Allergies and the Singer

This is not a glamorous topic, but hopefully useful. Many people have allergies which they may or may not know about, and these can affect singing, sometimes drastically.

Allergies can cause postnasal drip, inflammation, congestion, swelling, discomfort, disorientation, skin problems, asthma, and other symptoms. Many of these can affect the voice. The two vocal folds, the source of all vocal sound, are very small (up to 3/4 inch or 19 mm long at rest) and covered with mucosal tissue. Anything that can affect mucosa (such as many allergies) can affect the folds. There can also be secondary effects such as postnasal drip falling onto the folds causing irritation, or stress due to compromised breathing. Whenever the mucosa is disturbed, vocal function will be affected.

I encourage any student with recurring problems that might be allergies to get tested. Knowing what your allergens are is half the battle. If it turns out that allergies are not the cause of vocal difficulties, you can explore other options such as acid reflux, vasomotor rhinitis, etc. Getting the body as calm and nonreactive as possible not only leads to better singing, but to better health and comfort.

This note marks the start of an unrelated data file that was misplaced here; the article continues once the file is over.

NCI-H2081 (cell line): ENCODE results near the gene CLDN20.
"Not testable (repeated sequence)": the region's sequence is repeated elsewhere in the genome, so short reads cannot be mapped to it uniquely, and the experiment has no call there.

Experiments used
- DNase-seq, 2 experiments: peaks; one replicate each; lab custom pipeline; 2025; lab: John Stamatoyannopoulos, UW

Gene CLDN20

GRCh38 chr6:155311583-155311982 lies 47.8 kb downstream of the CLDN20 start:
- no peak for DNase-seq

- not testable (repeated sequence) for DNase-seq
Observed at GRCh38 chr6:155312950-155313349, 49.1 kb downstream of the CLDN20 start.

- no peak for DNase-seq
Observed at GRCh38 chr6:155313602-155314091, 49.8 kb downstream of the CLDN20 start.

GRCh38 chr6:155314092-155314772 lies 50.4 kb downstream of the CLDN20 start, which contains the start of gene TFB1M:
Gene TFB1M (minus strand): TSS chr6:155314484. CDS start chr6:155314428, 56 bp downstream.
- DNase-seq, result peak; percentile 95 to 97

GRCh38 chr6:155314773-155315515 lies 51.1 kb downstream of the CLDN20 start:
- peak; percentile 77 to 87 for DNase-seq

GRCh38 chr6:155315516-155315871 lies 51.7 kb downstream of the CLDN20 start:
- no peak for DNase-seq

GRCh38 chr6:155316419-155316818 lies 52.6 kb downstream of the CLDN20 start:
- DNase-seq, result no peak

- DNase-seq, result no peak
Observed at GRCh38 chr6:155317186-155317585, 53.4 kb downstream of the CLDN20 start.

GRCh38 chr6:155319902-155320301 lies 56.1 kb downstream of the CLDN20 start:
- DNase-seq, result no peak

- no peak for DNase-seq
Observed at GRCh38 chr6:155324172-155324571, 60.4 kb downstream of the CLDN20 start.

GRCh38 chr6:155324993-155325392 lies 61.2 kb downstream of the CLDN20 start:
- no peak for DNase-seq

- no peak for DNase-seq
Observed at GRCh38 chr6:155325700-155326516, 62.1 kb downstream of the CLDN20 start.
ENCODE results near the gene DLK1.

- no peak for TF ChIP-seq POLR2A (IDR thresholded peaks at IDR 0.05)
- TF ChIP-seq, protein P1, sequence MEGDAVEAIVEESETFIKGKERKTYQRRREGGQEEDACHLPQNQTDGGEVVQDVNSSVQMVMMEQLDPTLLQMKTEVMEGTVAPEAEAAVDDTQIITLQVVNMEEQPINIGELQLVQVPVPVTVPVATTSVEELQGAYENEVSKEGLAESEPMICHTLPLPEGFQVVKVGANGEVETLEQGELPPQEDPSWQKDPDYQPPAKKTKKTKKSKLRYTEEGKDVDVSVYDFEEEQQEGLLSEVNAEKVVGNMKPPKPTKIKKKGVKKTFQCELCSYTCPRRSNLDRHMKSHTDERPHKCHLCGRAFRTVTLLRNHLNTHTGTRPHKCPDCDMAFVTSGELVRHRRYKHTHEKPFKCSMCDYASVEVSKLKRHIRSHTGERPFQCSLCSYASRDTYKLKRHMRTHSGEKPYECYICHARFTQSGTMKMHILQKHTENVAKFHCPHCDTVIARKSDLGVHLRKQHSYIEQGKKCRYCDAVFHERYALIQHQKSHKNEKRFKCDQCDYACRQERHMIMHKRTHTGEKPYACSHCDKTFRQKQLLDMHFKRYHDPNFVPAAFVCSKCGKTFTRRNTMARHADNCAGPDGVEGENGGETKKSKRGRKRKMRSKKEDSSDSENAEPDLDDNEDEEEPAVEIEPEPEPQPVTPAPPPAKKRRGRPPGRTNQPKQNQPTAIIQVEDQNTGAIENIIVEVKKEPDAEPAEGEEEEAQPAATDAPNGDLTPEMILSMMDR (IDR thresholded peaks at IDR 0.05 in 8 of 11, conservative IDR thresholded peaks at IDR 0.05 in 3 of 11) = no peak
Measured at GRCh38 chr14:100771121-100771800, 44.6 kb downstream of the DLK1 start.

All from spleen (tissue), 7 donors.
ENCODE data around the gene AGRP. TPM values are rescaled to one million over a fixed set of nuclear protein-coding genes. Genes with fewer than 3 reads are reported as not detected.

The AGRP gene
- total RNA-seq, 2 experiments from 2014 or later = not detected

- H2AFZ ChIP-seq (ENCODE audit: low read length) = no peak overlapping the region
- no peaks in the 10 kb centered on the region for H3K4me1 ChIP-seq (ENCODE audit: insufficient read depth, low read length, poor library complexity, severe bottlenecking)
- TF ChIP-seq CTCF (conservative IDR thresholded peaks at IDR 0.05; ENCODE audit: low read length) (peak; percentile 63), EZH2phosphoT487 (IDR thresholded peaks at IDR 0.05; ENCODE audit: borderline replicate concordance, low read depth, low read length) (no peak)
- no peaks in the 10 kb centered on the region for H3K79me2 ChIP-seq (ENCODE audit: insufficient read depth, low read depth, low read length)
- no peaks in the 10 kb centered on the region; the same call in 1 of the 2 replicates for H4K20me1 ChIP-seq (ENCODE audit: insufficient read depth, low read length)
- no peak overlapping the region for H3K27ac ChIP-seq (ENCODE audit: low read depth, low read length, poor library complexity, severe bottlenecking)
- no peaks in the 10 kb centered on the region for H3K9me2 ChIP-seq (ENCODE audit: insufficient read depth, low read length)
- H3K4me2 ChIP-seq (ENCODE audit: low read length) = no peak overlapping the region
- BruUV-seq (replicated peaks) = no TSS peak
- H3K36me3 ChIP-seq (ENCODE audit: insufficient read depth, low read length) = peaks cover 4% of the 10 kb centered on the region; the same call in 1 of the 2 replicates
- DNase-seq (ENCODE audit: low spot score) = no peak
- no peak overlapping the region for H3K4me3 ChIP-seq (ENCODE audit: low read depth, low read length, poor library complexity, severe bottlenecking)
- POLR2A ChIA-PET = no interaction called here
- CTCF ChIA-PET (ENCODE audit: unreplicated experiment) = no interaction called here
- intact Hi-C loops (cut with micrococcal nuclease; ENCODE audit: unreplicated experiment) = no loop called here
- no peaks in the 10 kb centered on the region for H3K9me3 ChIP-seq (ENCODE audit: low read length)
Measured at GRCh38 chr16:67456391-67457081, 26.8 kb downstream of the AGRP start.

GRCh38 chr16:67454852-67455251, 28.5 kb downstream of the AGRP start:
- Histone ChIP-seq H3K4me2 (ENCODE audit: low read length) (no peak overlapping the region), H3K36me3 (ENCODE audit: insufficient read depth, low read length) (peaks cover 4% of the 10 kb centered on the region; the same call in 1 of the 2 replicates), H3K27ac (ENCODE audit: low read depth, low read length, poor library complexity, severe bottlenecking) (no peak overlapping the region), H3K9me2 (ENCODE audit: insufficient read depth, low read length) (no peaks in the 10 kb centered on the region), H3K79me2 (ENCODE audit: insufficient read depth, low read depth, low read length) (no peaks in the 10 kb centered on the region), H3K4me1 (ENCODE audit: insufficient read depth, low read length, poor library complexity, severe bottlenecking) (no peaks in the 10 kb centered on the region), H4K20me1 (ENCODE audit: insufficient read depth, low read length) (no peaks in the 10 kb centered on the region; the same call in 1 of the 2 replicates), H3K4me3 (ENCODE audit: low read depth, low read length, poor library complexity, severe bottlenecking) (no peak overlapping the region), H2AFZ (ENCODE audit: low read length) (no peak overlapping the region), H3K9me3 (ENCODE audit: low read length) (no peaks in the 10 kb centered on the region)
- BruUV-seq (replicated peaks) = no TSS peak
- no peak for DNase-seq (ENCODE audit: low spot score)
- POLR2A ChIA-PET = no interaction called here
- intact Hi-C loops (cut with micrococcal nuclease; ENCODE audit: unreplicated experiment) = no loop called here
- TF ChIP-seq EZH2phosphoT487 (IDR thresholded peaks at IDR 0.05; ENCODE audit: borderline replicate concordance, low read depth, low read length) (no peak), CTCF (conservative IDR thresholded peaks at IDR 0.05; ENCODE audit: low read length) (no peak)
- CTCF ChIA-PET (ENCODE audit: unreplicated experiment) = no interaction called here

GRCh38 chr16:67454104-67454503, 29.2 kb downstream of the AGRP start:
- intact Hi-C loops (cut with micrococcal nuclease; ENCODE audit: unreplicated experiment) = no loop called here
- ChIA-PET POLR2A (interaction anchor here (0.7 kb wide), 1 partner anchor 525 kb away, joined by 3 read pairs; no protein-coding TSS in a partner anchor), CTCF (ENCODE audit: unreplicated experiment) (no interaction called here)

Having said all that, it is also good to know what adjustments to make for the days when your body feels different. Being human, we will not be in exactly the same physical condition every time we sing, and learning how to deal with that is part of being a singer.

If in doubt, get tested!

One thought to “Allergies and the Singer”

  1. Very helpful Brian!
    I was just thinking about being tested too. But, I already feel better by now, since the winter is finally gone, so I’m planning to return to take lessons again. 🙂
    See you soon!
    Neida

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